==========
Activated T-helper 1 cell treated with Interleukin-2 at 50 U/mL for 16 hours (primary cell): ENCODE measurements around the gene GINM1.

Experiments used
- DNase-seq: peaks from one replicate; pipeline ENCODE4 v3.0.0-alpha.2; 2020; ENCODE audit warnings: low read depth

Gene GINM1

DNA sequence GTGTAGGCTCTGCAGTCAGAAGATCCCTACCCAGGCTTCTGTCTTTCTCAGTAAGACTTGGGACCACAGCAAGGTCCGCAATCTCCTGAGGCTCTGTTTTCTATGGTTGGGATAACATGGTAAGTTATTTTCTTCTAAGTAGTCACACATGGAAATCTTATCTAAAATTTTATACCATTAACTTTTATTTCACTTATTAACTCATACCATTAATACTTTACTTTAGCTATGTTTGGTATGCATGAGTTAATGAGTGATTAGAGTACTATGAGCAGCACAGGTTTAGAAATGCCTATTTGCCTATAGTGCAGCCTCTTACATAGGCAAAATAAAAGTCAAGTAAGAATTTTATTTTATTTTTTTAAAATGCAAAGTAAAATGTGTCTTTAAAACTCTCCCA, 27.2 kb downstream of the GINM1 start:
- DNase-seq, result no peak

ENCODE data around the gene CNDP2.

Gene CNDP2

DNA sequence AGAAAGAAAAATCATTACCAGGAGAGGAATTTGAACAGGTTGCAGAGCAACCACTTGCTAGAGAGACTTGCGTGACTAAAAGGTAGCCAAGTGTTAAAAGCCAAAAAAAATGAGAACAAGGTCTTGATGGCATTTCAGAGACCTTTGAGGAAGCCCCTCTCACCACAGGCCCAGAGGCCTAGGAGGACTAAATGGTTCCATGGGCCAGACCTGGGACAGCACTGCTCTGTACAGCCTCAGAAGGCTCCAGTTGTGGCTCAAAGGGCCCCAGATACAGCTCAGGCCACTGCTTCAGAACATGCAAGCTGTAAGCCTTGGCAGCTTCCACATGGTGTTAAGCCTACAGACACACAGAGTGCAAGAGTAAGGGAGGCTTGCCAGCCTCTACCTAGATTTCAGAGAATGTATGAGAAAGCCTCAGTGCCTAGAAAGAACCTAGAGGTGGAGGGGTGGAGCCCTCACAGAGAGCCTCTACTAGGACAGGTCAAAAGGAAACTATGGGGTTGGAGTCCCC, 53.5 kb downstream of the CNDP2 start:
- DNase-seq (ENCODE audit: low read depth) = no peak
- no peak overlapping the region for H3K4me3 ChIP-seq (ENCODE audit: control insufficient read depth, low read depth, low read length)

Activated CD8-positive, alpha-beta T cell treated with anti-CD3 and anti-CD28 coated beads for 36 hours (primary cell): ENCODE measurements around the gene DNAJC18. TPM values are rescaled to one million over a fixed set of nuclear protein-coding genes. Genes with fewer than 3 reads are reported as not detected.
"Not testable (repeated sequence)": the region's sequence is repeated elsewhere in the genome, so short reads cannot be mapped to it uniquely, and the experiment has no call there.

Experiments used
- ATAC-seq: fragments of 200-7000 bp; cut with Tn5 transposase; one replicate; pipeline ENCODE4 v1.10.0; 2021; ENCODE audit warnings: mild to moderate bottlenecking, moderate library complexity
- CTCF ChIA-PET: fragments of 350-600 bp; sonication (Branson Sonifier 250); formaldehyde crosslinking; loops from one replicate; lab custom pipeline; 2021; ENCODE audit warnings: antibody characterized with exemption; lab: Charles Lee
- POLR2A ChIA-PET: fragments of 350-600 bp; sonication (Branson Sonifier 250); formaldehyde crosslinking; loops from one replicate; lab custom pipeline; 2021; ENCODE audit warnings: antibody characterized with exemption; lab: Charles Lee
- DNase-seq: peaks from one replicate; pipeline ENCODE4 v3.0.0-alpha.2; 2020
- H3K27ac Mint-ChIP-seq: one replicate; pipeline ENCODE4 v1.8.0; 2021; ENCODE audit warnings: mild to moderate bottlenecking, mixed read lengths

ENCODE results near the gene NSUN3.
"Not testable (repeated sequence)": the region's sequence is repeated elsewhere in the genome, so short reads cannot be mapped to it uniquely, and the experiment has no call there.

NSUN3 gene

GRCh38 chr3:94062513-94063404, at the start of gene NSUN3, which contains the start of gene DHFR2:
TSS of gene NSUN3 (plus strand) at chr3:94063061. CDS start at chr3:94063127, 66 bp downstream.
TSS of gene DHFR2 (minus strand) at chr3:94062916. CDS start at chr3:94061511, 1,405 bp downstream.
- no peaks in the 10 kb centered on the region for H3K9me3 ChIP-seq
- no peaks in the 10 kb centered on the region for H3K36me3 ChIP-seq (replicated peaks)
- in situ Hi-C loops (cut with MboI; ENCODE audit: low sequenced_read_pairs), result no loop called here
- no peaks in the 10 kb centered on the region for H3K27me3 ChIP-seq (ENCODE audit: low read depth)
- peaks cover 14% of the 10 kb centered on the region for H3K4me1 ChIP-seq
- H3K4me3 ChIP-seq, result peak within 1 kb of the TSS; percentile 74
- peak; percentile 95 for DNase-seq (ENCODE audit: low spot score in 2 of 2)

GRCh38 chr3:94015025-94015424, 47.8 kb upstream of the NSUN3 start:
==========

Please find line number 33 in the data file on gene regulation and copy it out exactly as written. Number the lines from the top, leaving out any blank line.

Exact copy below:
GRCh38 chr3:94015025-94015424, 47.8 kb upstream of the NSUN3 start: